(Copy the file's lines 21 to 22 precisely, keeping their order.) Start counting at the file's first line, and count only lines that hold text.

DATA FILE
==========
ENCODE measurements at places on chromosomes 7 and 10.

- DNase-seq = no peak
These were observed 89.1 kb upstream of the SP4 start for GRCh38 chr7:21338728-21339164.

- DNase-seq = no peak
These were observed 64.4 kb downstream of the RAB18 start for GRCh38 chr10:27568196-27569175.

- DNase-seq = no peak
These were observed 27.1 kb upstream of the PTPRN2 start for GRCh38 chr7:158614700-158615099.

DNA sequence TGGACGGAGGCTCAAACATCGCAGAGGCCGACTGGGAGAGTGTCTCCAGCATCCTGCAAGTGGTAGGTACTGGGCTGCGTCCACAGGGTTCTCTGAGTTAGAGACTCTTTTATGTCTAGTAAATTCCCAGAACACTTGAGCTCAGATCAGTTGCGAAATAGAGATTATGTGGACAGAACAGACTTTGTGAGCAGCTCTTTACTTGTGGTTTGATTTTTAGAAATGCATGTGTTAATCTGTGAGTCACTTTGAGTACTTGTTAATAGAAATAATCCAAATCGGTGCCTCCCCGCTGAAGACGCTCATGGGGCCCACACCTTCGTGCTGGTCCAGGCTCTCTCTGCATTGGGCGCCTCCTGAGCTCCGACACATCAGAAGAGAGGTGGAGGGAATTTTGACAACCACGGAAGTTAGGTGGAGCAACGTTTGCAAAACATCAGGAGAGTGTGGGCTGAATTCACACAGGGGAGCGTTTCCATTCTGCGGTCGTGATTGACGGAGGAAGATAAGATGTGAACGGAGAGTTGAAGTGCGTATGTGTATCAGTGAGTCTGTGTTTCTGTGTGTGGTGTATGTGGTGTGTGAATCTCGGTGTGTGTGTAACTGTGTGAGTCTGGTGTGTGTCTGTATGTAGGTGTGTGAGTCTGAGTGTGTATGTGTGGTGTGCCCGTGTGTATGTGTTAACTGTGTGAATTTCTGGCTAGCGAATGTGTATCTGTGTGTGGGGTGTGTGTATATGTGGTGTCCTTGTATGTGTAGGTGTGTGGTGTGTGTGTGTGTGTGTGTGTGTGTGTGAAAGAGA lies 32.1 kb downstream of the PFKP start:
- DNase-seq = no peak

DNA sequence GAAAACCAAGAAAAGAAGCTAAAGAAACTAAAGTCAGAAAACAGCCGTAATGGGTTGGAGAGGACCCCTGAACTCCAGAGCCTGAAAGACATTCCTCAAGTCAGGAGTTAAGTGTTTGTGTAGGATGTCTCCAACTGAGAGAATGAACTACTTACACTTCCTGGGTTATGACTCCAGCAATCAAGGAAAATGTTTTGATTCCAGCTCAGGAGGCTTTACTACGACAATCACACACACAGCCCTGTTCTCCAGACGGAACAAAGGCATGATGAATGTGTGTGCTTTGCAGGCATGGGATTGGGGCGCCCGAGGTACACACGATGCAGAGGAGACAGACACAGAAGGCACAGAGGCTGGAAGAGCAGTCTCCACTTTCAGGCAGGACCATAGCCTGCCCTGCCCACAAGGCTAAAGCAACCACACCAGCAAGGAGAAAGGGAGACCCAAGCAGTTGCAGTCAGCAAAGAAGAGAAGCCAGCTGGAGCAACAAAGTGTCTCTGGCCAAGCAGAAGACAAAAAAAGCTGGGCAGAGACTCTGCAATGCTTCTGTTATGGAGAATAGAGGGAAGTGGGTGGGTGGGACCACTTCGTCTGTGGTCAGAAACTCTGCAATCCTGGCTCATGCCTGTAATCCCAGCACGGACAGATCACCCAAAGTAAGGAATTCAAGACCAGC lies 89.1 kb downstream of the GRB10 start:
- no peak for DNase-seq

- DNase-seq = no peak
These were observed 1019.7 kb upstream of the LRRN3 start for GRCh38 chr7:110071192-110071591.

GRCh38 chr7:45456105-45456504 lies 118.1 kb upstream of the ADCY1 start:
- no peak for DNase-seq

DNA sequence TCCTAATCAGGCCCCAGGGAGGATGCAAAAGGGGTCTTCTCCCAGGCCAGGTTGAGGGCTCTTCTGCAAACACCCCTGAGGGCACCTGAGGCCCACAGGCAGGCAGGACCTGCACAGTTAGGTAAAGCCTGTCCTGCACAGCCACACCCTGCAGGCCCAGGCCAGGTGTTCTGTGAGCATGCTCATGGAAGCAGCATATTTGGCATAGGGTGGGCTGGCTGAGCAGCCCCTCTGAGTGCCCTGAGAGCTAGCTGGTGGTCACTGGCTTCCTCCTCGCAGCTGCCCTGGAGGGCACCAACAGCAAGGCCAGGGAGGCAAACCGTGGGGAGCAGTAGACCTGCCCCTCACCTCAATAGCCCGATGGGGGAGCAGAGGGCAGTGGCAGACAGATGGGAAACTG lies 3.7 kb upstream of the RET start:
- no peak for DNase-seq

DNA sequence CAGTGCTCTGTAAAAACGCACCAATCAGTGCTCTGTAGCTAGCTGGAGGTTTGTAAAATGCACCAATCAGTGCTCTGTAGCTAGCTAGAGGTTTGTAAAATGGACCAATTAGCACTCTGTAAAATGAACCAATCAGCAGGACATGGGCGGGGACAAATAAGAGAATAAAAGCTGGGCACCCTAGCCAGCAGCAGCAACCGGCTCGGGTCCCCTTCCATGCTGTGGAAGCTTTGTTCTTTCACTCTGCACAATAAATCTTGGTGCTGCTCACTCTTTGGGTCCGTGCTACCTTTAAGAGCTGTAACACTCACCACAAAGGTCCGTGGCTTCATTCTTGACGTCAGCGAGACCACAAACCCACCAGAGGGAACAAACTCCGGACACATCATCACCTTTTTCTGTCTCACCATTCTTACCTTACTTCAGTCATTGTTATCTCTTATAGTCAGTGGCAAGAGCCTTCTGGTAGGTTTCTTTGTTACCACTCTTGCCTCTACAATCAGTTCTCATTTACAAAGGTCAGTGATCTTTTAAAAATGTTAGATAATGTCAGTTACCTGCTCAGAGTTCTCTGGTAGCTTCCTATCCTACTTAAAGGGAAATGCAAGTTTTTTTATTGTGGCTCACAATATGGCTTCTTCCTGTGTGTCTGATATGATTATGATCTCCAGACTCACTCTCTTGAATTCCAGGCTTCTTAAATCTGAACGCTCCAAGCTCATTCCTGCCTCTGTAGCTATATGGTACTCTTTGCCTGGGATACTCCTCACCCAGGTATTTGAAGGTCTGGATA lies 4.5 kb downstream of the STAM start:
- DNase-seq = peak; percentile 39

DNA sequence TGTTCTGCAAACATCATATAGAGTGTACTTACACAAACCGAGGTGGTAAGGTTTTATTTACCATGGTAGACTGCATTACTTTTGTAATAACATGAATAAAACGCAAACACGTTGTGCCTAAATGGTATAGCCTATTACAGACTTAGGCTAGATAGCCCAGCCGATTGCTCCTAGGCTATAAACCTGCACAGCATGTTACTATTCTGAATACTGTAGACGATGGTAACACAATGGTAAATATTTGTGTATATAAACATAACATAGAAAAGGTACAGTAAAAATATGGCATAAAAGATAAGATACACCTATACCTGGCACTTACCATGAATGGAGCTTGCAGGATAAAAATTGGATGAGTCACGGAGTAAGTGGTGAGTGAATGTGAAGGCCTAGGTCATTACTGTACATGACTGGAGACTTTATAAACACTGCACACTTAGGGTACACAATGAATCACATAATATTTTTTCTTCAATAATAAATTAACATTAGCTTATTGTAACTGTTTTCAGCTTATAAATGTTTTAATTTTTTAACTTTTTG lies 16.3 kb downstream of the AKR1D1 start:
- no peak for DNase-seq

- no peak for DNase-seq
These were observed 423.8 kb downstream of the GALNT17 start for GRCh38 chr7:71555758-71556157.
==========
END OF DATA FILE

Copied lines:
- no peak for DNase-seq

- no peak for DNase-seq